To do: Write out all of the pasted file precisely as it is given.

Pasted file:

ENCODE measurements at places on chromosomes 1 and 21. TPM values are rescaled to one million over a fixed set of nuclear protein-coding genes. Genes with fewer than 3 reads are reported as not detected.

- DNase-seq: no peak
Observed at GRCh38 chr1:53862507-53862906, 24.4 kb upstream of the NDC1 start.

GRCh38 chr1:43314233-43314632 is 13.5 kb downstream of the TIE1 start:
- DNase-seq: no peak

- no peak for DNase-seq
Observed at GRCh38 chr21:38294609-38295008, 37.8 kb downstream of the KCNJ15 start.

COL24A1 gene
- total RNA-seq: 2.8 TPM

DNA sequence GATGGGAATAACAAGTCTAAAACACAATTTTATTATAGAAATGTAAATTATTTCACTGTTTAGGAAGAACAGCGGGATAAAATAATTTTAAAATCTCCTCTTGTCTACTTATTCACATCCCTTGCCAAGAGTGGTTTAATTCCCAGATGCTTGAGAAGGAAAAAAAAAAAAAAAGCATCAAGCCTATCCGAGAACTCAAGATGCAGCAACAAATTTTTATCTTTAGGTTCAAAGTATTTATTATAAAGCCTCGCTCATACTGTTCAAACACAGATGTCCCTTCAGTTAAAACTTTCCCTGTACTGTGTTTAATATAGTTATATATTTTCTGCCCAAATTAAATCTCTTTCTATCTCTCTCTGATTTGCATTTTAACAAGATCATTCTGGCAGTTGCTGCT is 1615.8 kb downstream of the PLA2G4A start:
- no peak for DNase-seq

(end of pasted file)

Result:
ENCODE measurements at places on chromosomes 1 and 21. TPM values are rescaled to one million over a fixed set of nuclear protein-coding genes. Genes with fewer than 3 reads are reported as not detected.

- DNase-seq: no peak
Observed at GRCh38 chr1:53862507-53862906, 24.4 kb upstream of the NDC1 start.

GRCh38 chr1:43314233-43314632 is 13.5 kb downstream of the TIE1 start:
- DNase-seq: no peak

- no peak for DNase-seq
Observed at GRCh38 chr21:38294609-38295008, 37.8 kb downstream of the KCNJ15 start.

COL24A1 gene
- total RNA-seq: 2.8 TPM

DNA sequence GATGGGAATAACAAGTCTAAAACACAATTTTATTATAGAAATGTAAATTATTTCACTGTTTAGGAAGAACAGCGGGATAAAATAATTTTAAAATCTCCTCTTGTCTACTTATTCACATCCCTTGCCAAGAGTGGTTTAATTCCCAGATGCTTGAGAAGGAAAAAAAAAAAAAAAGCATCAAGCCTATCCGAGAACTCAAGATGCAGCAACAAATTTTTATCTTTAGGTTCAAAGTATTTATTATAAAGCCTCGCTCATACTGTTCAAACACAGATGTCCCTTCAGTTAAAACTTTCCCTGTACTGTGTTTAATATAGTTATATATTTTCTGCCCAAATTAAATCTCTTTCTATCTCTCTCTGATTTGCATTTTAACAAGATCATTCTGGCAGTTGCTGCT is 1615.8 kb downstream of the PLA2G4A start:
- no peak for DNase-seq